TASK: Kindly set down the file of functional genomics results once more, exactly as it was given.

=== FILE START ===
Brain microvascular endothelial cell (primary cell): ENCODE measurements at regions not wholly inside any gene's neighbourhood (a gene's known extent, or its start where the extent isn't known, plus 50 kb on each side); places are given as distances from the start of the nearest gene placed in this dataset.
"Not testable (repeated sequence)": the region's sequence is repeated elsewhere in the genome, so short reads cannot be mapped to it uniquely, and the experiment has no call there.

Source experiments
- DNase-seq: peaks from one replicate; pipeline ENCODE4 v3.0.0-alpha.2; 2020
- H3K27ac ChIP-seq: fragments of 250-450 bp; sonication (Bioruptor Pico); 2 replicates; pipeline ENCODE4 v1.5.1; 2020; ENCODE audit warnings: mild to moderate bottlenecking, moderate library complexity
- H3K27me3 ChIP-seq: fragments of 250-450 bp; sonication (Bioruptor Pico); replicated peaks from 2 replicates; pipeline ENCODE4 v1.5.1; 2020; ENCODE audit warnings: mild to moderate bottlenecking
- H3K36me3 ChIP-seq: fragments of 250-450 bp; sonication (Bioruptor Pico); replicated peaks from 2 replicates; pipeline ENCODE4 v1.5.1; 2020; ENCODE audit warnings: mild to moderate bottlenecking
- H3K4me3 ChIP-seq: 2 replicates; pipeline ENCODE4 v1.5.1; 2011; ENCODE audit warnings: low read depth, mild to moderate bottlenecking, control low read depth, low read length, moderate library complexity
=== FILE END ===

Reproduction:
Brain microvascular endothelial cell (primary cell): ENCODE measurements at regions not wholly inside any gene's neighbourhood (a gene's known extent, or its start where the extent isn't known, plus 50 kb on each side); places are given as distances from the start of the nearest gene placed in this dataset.
"Not testable (repeated sequence)": the region's sequence is repeated elsewhere in the genome, so short reads cannot be mapped to it uniquely, and the experiment has no call there.

Source experiments
- DNase-seq: peaks from one replicate; pipeline ENCODE4 v3.0.0-alpha.2; 2020
- H3K27ac ChIP-seq: fragments of 250-450 bp; sonication (Bioruptor Pico); 2 replicates; pipeline ENCODE4 v1.5.1; 2020; ENCODE audit warnings: mild to moderate bottlenecking, moderate library complexity
- H3K27me3 ChIP-seq: fragments of 250-450 bp; sonication (Bioruptor Pico); replicated peaks from 2 replicates; pipeline ENCODE4 v1.5.1; 2020; ENCODE audit warnings: mild to moderate bottlenecking
- H3K36me3 ChIP-seq: fragments of 250-450 bp; sonication (Bioruptor Pico); replicated peaks from 2 replicates; pipeline ENCODE4 v1.5.1; 2020; ENCODE audit warnings: mild to moderate bottlenecking
- H3K4me3 ChIP-seq: 2 replicates; pipeline ENCODE4 v1.5.1; 2011; ENCODE audit warnings: low read depth, mild to moderate bottlenecking, control low read depth, low read length, moderate library complexity